ALBANY, GA (WALB) - Georgia's economy is slowly improving, and most people in the state expect that meager growth to continue. People in our part of the state are less optimistic. One expert says it will take us longer to recover from the recession.
Take a look inside Place on the Point on Westgate drive, and you'd never think we're in the middle of a recession. Staff are hard at work assembling Easter Baskets. Manager Honey Bolton says she's managed to escape the recession by offering a diverse selection of gifts people will always need.
"We always say people are always going to get married and have babies and that's one of those areas that has stayed very consistent," said Bolton.
Bolton says the store has relied on customer loyalty for its 26 years of business. Jennifer Sauls is a perfect example. She comes here all the time. Friday, she's buying Easter baskets for her two daughters. The recession keeps her eyes on gas prices, sales, and she avoids spending too much at once.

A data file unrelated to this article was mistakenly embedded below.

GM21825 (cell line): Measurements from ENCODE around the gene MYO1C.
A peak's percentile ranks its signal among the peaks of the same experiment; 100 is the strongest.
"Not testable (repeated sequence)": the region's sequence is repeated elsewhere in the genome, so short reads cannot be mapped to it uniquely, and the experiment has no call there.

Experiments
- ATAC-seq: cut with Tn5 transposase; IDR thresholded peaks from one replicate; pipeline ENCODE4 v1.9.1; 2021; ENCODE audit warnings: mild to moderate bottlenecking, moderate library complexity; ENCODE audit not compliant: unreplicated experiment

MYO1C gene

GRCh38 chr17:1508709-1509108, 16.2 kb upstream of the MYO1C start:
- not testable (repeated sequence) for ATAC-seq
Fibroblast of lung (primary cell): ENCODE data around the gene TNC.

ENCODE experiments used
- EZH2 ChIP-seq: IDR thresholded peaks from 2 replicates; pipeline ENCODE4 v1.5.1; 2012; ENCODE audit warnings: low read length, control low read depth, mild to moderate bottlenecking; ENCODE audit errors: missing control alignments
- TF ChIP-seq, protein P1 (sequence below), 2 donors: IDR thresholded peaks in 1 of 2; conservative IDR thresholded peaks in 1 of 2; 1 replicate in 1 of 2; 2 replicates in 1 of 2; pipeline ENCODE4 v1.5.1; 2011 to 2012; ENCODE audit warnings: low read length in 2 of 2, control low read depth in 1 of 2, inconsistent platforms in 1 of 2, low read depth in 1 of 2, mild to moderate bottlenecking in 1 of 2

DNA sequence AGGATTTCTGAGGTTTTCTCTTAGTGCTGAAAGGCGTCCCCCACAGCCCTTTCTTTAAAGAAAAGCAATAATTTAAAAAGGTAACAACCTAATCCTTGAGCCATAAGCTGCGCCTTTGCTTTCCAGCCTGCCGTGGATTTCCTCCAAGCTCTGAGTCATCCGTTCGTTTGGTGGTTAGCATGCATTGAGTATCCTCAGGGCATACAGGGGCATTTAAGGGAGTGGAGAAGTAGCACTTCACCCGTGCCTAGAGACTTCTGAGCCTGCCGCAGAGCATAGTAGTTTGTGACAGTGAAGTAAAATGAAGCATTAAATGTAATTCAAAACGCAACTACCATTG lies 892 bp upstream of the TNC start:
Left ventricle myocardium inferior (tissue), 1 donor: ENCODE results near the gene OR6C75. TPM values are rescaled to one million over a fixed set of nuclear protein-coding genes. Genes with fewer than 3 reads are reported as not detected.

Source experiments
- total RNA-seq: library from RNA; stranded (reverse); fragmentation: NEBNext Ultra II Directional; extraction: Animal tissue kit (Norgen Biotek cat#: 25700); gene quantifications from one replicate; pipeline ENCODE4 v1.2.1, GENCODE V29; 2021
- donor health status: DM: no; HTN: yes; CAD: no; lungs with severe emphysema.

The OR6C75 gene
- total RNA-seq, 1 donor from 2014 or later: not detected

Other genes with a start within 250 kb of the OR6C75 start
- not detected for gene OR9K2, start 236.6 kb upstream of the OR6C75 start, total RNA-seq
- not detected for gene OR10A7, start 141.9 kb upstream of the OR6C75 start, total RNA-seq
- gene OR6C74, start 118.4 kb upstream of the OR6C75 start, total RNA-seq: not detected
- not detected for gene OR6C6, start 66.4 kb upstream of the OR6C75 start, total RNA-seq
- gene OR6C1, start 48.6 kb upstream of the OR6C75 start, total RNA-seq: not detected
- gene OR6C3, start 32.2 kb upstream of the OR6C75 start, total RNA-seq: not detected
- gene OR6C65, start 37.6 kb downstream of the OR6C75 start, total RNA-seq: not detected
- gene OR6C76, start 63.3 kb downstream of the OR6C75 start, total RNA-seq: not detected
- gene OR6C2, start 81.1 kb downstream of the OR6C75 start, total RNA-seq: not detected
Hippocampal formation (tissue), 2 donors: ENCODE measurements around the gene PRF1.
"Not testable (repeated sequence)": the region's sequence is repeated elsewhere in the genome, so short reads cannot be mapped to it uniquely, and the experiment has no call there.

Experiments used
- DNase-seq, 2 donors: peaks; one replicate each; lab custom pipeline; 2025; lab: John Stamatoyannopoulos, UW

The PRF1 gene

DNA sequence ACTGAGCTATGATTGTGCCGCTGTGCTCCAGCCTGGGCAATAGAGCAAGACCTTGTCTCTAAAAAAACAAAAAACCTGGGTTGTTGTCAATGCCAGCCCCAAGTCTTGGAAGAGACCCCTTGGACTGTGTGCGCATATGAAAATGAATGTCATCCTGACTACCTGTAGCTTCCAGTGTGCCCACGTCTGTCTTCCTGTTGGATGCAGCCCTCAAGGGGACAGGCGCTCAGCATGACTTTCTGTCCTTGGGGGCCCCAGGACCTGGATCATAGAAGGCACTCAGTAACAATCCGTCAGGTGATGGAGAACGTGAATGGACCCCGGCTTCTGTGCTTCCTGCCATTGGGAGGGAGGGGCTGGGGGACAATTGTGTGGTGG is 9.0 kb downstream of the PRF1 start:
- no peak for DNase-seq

"We try to spread things out over the years so we don't do a huge Christmas or a huge birthday," said Sauls.
Sauls thinks the economy is improving. So do some Georgians polled in a recent survey. 61 percent say the economy is the same or better than last year, up from 55 percent a year ago. When you break down the numbers by region, Only 42 percent of south Georgians think the economy is the same or better.
The Director of Georgia Southern University's Bureau of Business Research says the economic outlook for our area depends on the commodity prices of peanuts and cotton.
"They tend to be a slower growth economy to begin with, they don't have the same level of growth that the coastal or north metro areas have and it will take them time to fully recover," said Ed Sibbald.
While Bolton and Sauls agree it will take time, they believe south Georgia's resilience will help it climb out of our recession.
Experts say factors that are keeping consumer confidence from growing significantly include worries about the national debt, high food and energy prices, and slow job creation.
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